Precision Medicine Vision

Precision medicine is medical diagnosis, prevention and treatment based on an individual’s variation in genes, environment, and lifestyle. Knowledge of an individual’s personal genome allows us to make informed decisions about the best medical care available, for that person. From fundamental discoveries to the clinic, Columbia... Read more

The Irving Institute for Clinical and Translational Science

The Irving Institute for Clinical and Translational Research, funded by a National Institutes of Health Clinical and Translational Science Award (CTSA), serves as the cornerstone of translational science for the Columbia Precision Medicine Initiative.

Under the leadership of Director Designate Dr. Muredach Reilly, the Irving Institute centralizes all activities in non-cancer biobanking, genome-based clinical phenotyping and “omics”, and clinical trials that apply to human genetics to improve patient care at the Columbia University Medical Center and NewYork-Presbyterian Hospital. The Institute for Genomic Medicine will be a critical partner for genomic analysis in this collaborative and synergistic initiative. 

A major goal of the Irving Institute is to enhance capacity for research and training in precision medicine by initiating and maintaining educational programs, mentorship, and overall support. Programs include the TRANSFORM TL1 Precision Medicine Training Program and the Precision Medicine Pilot Awards.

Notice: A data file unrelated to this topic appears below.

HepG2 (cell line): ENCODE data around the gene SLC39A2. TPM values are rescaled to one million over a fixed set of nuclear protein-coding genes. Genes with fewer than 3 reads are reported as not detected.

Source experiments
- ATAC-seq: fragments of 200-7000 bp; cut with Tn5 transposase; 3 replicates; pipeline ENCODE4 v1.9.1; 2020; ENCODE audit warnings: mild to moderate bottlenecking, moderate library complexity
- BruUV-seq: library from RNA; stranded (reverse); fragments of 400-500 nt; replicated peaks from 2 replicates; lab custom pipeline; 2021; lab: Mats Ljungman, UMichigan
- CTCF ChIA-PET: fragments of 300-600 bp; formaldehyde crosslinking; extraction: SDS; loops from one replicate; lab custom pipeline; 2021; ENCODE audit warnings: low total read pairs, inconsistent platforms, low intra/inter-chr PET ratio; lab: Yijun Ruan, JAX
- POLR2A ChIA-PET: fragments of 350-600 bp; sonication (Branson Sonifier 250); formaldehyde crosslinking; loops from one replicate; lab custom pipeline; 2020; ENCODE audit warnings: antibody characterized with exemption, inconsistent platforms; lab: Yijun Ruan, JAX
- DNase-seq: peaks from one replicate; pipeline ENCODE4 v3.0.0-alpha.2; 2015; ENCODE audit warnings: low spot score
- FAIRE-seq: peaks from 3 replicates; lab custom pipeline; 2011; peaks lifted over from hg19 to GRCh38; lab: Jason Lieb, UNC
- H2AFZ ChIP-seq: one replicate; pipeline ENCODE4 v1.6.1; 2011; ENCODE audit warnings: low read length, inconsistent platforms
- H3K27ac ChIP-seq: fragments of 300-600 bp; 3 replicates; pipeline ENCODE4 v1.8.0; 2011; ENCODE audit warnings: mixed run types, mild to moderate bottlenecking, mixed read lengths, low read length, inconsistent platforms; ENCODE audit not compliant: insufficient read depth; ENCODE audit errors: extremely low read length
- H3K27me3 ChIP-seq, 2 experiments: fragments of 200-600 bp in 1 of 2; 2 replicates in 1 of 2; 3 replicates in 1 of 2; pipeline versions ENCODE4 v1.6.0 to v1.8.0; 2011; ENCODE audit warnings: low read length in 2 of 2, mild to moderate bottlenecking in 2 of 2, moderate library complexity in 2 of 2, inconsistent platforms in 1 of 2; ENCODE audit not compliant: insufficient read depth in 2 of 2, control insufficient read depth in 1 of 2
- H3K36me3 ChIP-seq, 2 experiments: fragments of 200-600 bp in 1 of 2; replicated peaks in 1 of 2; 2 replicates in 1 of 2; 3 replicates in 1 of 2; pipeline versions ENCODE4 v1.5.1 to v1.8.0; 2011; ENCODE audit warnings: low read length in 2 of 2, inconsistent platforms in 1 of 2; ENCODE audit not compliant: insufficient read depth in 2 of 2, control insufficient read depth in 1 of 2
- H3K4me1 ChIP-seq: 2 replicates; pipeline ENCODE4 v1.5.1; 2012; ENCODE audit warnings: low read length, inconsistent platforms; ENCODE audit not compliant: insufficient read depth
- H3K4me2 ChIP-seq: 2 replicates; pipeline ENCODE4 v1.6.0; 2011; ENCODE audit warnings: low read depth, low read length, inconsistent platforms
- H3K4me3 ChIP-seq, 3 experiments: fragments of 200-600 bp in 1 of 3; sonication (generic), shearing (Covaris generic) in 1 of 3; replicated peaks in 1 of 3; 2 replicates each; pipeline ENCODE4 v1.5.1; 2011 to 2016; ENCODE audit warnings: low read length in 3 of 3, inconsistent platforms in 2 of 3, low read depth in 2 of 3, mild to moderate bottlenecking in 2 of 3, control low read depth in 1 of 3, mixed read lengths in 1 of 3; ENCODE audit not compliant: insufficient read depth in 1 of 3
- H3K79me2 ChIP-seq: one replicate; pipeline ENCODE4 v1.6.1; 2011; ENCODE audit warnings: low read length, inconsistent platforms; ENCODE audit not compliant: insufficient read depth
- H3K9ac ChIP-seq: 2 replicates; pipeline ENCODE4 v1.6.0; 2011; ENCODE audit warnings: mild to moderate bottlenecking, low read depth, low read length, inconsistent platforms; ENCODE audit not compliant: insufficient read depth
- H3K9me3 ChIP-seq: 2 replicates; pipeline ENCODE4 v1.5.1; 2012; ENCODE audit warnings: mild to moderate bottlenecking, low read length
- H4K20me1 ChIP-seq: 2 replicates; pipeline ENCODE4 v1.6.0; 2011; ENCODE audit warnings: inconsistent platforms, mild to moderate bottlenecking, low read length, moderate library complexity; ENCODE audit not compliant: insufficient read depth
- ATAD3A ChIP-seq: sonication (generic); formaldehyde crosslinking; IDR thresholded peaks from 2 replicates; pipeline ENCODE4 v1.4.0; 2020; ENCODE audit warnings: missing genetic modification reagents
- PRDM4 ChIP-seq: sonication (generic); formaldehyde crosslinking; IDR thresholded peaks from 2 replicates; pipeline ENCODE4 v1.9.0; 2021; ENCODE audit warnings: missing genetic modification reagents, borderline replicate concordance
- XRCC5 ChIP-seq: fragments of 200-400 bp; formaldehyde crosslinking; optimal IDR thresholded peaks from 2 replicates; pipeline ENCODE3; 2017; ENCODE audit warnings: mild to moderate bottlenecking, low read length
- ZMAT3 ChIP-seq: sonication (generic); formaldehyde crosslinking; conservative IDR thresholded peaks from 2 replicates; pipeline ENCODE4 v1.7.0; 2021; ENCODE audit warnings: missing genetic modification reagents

To learn more about the Irving Institute for Clinical and Translational Research, click here.

Education and Training:

The Irving Institute seeks to promote high-quality research, enhance the integration of clinical and translational science, advance the field of precision medicine and deliver them more quickly to the patient community.

Precision Medicine Fellowship - Postdoctoral Research Scientists
The Precision Medicine Fellowship aims to create the next generation of leaders in the development and application of Precision Medicine science and methods to improve public health.  This new research fellowship in precision medicine will train physician-researchers as Postdoctoral Research Scientists to use genomics and complex clinical data to improve clinical care and clinical outcomes by tailoring prevention, screening, and medical interventions based upon individual patient characteristics.  The two-year program will include required didactic lectures in precision medicine as well as coursework in systems biology, genomics, statistics, ethics, and/or medical informatics according to the applicant’s background and future career goals.

To be eligible, applicants must have a PhD, MD, DDS, or comparable doctoral degree from an accredited domestic or foreign institution. Eligible doctoral degrees include, but are not limited to, the following:  DMD, DC, DO, DVM, OD, DPM, ScD, EngD, DrPH, DNSc, DPT, PharmD, ND (Doctor of Naturopathy), DSW, PsyD, as well as a doctoral degree in nursing research. Two years of full-time participation are required.  Applicants with prior research experience and background in genomics or informatics are especially encouraged to apply.

Duration:  2 years

Award Amount:  $200,000 ($100,000 per year)

Quantity:  Up to 2 fellowships per year